Taking steps to improve performance planning could help the Department of Energy (DOE) transfer technologies from the agency to private companies, and avoid barriers that can hinder tech transfer, the Federal government’s chief watchdog agency said.

The Government Accountability Office (GAO) looked at DOE’s technology transfer practices and found that the department and its national laboratories already have taken steps to address potential barriers to technology transfers. Those barriers were identified by GAO as including: gaps in funding; legal and administrative barriers; and a lack of alignment between DOE research and industry needs.

“DOE plans and tracks the performance of its technology transfer activities by setting strategic goals and objectives and annually collecting department-wide technology transfer measures, such as the number of patented inventions and licenses,” GAO said in its report. “However, the department does not have objective and measurable performance goals to assess progress toward the broader strategic goals and objectives it developed.”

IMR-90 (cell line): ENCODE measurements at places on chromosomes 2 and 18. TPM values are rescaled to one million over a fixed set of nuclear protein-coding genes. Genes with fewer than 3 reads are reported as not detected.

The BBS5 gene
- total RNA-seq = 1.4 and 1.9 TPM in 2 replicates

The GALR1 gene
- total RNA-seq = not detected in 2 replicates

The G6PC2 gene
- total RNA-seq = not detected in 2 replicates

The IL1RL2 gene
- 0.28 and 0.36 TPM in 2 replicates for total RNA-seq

Further, DOE hasn’t yet aligned 79 existing measures that it collects with its goals and objectives, and hasn’t prioritized them, GAO said.

GAO made two recommendations to the agency, both of which DOE concurred:

  1. Assessing whether researchers at national labs, sites, and plants have the necessary skills training to identify and collaborate with technology transfer partners, and address any skills training gaps; and
  2. Develop objective, quantifiable, and measurable performance goals – and a limited number of related performance measures or milestones – to assess progress towards objectives in DOE’s technology transfer plan and signal priorities.
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Jordan Smith
Jordan Smith
Jordan Smith is a MeriTalk Staff Reporter covering the intersection of government and technology.
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